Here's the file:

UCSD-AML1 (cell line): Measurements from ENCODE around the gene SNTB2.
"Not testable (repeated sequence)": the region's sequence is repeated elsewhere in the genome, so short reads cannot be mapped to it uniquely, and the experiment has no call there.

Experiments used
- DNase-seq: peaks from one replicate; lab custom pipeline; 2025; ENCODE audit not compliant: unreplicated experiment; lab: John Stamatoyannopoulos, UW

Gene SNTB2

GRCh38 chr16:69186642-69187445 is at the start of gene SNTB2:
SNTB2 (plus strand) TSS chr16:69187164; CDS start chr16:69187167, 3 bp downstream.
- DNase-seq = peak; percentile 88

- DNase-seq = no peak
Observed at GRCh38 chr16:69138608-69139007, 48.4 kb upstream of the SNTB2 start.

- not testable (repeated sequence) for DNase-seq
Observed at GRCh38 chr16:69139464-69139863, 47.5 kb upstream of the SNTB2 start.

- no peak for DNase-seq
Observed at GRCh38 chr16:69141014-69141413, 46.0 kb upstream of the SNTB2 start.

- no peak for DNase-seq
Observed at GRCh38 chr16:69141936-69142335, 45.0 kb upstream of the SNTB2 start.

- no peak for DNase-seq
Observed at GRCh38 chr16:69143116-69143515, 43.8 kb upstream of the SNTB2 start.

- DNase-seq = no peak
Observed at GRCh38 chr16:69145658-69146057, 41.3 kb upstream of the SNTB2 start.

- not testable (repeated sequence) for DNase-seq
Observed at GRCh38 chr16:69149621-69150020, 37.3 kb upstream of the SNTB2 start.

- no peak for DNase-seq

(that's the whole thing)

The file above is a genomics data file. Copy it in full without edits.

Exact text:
UCSD-AML1 (cell line): Measurements from ENCODE around the gene SNTB2.
"Not testable (repeated sequence)": the region's sequence is repeated elsewhere in the genome, so short reads cannot be mapped to it uniquely, and the experiment has no call there.

Experiments used
- DNase-seq: peaks from one replicate; lab custom pipeline; 2025; ENCODE audit not compliant: unreplicated experiment; lab: John Stamatoyannopoulos, UW

Gene SNTB2

GRCh38 chr16:69186642-69187445 is at the start of gene SNTB2:
SNTB2 (plus strand) TSS chr16:69187164; CDS start chr16:69187167, 3 bp downstream.
- DNase-seq = peak; percentile 88

- DNase-seq = no peak
Observed at GRCh38 chr16:69138608-69139007, 48.4 kb upstream of the SNTB2 start.

- not testable (repeated sequence) for DNase-seq
Observed at GRCh38 chr16:69139464-69139863, 47.5 kb upstream of the SNTB2 start.

- no peak for DNase-seq
Observed at GRCh38 chr16:69141014-69141413, 46.0 kb upstream of the SNTB2 start.

- no peak for DNase-seq
Observed at GRCh38 chr16:69141936-69142335, 45.0 kb upstream of the SNTB2 start.

- no peak for DNase-seq
Observed at GRCh38 chr16:69143116-69143515, 43.8 kb upstream of the SNTB2 start.

- DNase-seq = no peak
Observed at GRCh38 chr16:69145658-69146057, 41.3 kb upstream of the SNTB2 start.

- not testable (repeated sequence) for DNase-seq
Observed at GRCh38 chr16:69149621-69150020, 37.3 kb upstream of the SNTB2 start.

- no peak for DNase-seq